Monetizing Data From the Digital Customer Journey
Today’s consumers interact with brands in a digitally fragmented omnichannel world. The pervasiveness of smartphones and tablets, for example, means these vital customer interactions occur anywhere and anytime — and data from the digital customer journey often are not collected in a consistent or uniform way. Monetizing data from that fragmented digital customer journey is essential to identifying new revenue streams.
Within this splintered world, innovative mobile, social and artificial intelligence systems empower brands to deliver always-on touch points that improve the customer journey. Brands now capture each customer engagement with sophisticated, but disparate, customer segmentation technologies that measure data in real time and provide a detailed mosaic of his or her lifestyle.
Since data is now the new currency, businesses that invest wisely in consolidating their fragmented customer data will gain a competitive advantage. Data management platforms (DMP) have emerged as tools for centralizing customer data and enabling businesses to monetize the information now buried in their databases.
These tools are purposely built for analytics-driven decision-making, to drive more effective marketing. Specifically, DMPs enable customer segmentation (the ability to identify customer groups), campaign management (customer targeting), an optimized marketing mix, and insights about offline marketing (advertising). These precise customer profiles are used in precision marketing to deliver highly relevant, timely, and personalized advertising and marketing messages across channels, delivered when the customer is most likely to engage or convert.
Customer Data Is Ubiquitous and Comes in Many Forms
Most businesses know they have tremendous amounts of customer data, but in addition to lacking the ability to unlock its inherent value, they don’t understand that while relationships with partners such as Facebook, Google, and Amazon can be beneficial, they can also add to their data fragmentation challenges. Traditionally, three types of data exist, each with its own value:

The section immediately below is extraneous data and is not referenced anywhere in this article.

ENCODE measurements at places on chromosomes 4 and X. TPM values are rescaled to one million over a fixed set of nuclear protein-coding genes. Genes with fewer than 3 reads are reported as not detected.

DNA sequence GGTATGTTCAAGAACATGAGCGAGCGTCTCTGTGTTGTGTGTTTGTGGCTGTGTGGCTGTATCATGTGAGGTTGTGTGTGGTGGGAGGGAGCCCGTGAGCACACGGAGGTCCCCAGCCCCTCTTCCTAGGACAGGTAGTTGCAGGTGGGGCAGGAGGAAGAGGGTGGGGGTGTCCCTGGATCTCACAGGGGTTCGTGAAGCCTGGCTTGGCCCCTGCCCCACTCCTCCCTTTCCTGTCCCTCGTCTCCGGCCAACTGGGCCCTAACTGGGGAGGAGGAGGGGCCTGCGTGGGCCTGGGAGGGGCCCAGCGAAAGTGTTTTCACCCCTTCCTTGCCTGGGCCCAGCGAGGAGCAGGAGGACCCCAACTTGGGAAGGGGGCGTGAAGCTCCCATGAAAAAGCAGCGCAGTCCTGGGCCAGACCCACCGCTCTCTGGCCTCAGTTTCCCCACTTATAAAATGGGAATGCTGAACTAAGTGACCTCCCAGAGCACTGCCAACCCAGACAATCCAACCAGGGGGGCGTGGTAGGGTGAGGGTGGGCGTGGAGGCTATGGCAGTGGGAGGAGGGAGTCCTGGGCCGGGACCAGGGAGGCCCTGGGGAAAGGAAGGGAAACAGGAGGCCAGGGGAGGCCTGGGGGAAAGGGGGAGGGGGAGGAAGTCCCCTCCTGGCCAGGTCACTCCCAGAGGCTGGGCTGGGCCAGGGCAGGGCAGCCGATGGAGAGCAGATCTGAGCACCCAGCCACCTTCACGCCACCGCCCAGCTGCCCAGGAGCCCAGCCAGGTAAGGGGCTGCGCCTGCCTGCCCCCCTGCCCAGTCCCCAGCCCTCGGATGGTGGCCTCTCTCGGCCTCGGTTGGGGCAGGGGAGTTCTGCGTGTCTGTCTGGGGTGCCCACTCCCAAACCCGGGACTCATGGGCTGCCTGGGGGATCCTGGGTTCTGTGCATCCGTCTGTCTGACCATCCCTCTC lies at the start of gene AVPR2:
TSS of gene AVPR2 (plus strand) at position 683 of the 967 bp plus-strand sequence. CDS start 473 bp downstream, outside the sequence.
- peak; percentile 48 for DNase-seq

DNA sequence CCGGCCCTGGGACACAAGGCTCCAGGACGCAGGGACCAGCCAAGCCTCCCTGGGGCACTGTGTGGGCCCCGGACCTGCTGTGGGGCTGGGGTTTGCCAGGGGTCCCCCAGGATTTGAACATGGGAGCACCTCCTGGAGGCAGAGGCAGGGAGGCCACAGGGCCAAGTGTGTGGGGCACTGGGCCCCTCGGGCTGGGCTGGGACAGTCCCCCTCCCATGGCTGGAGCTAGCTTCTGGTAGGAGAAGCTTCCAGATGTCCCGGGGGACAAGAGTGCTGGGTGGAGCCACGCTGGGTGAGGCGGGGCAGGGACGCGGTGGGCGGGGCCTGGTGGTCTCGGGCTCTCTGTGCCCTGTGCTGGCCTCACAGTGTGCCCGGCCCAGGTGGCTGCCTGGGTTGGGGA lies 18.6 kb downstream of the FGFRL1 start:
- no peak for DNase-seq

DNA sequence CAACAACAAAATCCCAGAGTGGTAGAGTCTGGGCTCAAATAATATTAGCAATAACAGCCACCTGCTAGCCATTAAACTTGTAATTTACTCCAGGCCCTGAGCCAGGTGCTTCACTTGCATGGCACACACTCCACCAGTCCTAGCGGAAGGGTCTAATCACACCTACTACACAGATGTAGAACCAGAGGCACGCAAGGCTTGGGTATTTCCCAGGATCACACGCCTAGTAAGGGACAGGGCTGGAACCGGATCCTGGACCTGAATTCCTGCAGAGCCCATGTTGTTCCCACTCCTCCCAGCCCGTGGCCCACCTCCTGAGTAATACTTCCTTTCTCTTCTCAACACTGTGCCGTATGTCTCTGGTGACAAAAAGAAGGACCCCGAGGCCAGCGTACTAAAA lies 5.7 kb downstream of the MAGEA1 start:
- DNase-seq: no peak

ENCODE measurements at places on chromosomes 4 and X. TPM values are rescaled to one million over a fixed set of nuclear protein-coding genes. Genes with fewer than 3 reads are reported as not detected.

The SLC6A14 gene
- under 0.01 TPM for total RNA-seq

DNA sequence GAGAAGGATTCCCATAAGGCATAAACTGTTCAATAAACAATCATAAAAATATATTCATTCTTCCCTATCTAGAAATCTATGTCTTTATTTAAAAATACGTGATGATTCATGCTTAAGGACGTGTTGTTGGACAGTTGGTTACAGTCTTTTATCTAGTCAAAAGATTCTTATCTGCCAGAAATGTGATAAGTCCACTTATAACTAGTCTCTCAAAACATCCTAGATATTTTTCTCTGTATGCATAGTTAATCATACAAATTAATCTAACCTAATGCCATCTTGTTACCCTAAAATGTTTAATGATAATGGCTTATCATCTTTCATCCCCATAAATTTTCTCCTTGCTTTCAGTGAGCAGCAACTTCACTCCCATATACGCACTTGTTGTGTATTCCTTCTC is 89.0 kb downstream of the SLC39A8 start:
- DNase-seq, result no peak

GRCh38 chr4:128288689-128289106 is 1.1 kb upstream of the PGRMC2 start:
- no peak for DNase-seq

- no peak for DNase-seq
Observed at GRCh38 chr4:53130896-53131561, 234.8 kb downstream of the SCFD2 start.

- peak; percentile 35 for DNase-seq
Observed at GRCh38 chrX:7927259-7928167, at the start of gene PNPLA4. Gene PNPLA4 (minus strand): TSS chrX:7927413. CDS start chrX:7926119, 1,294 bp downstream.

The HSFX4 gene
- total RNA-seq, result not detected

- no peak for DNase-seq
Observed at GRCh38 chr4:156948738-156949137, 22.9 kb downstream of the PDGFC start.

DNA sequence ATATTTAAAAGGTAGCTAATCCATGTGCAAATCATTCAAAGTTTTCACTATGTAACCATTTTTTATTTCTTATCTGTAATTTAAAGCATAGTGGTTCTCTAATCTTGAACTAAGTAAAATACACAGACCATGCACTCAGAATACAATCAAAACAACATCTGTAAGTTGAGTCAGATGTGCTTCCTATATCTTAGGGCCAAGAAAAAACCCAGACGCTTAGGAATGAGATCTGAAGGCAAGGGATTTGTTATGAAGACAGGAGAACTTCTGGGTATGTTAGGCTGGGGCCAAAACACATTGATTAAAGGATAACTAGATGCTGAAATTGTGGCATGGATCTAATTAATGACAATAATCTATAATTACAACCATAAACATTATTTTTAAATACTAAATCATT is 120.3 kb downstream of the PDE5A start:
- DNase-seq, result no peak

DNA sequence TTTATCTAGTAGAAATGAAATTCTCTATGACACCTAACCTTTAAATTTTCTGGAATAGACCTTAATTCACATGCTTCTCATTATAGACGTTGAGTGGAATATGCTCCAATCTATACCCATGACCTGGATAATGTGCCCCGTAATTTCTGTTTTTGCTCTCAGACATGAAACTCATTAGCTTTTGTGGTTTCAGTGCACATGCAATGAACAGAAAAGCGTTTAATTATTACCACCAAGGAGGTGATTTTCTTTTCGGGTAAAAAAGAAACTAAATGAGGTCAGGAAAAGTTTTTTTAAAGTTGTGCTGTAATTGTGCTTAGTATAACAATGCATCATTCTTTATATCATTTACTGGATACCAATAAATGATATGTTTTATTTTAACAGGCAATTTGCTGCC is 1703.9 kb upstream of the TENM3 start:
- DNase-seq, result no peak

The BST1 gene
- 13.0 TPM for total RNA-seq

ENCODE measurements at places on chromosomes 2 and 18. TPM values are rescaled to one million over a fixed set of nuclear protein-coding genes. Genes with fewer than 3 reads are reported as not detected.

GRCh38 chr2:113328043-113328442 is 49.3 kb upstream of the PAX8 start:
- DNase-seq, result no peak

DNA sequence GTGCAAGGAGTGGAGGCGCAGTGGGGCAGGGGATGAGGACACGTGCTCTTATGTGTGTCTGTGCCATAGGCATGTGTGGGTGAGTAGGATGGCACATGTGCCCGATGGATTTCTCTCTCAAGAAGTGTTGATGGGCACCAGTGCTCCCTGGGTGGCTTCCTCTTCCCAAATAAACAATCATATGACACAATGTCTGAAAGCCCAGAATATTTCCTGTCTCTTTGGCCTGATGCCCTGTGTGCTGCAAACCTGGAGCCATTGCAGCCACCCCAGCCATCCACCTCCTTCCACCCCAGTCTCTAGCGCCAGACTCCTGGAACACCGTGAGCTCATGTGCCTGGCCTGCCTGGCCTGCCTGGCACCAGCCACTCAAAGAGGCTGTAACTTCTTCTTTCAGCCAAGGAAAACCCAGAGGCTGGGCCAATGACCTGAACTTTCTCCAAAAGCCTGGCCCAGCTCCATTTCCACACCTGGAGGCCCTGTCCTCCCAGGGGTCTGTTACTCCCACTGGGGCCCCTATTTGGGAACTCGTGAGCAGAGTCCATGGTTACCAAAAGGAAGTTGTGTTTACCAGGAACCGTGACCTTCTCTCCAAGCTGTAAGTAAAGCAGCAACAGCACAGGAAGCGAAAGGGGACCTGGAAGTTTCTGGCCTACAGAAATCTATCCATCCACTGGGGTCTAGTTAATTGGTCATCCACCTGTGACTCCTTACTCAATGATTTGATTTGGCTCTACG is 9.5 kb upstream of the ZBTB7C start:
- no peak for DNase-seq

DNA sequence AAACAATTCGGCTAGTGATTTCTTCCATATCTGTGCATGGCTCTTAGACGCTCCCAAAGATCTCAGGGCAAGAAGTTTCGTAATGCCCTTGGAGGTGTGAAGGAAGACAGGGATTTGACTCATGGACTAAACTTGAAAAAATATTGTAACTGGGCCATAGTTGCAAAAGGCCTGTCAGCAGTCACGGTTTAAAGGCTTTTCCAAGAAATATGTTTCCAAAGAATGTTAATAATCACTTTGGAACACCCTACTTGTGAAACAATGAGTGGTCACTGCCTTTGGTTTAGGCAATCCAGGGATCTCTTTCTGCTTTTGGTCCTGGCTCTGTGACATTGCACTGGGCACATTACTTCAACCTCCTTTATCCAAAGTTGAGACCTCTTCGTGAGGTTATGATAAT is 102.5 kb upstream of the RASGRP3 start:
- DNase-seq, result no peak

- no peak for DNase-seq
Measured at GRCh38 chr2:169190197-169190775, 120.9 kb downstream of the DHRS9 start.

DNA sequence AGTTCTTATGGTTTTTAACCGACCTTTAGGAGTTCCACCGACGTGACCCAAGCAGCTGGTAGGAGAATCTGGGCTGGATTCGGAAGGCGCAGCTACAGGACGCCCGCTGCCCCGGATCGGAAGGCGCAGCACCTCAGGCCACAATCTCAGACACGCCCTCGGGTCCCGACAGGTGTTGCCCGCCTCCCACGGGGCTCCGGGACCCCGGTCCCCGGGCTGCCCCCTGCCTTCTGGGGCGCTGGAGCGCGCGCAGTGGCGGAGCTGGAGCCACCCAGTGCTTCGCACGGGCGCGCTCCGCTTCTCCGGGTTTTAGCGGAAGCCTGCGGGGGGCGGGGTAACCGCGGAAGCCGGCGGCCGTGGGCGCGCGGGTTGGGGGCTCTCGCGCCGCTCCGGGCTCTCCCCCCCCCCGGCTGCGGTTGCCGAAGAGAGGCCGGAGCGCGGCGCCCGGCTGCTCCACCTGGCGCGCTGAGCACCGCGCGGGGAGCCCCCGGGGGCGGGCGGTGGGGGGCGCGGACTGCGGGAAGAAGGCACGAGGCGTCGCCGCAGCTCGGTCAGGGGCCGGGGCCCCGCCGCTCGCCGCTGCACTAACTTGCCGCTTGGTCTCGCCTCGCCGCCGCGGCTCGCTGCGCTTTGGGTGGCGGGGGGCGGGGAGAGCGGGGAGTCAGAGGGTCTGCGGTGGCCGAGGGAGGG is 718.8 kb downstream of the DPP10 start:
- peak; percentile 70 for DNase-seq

- First-party data is captured over the course of a direct relationship with a customer and is the most valuable of the three to a business.
- Second-party data is obtained through a direct relationship with a noncompetitive brand partner, such as Google. This is essentially someone else’s first-party data shared in an aggregated and anonymized format.
- Third-party data is off-the-shelf data that can be purchased from data aggregators such as credit agencies.
To develop a comprehensive view of the customer, a business must look at all three data types and combine them into a unified customer profile.
Besides these traditional data types, deterministic data has recently emerged as a highly accurate customer data methodology. Deterministic data, unlike the other types that are locked in silos, identifies a single user across silos, devices (tablet, desktop, and mobile) and environments (Web browser and apps) to make the customer experience frictionless.
The average business has yet to invest in capturing deterministic data; however, Google, Facebook and Amazon are rapidly consolidating their data control by owning the data and locking it within their “walled gardens.”
As Facebook and Google continue to expand their data reach and control, marketers are beginning to realize this data lives within the technology giants’ walled gardens and cannot be taken outside these platforms. Once in a garden, it becomes another data point in Facebook’s or Google’s massive customer database. With the growing dominance of these technology giants, businesses must take ownership of their data and carefully manage how and where it is used.
The benefits of robust customer data are significant, but few brands in the retail and consumer space excel in exploiting it. The explosion of new data-driven capabilities (including marketing and advertising technology) and the demand for first-party customer data offer businesses an opportunity for gaining a new competitive advantage — if they can figure out how to monetize all the data fragmented among their multiple databases, technologies, and platforms. The difficulty of this task continues to increase as the growth in devices, touch points, and tracking generates more and more data.
The solution begins with understanding that traditional CRM (customer relationship management) systems and data-rich but insight-poor businesses, such as retailers and consumer packaged goods companies, have a limited ability to provide a comprehensive customer experience and cannot build a complete view of the customer.
To develop these capabilities, businesses need to control their customer data and build the technology infrastructure that will enable them to consolidate it into a single environment. A central data repository is the first building block in generating customer insights and ultimately monetizing data and identifying potential new revenue streams.
Isaac Krakovsky is a partner within A.T. Kearney’s Consumer Products and Retail Practice. Isaac works with his clients to deliver large technology transformations, digital and technology strategy initiatives, and due diligence and post-merger integration projects. His expertise includes retail business processes, leveraging technology to drive performance improvement, project and change management. He is based out of A.T. Kearney’s New York office.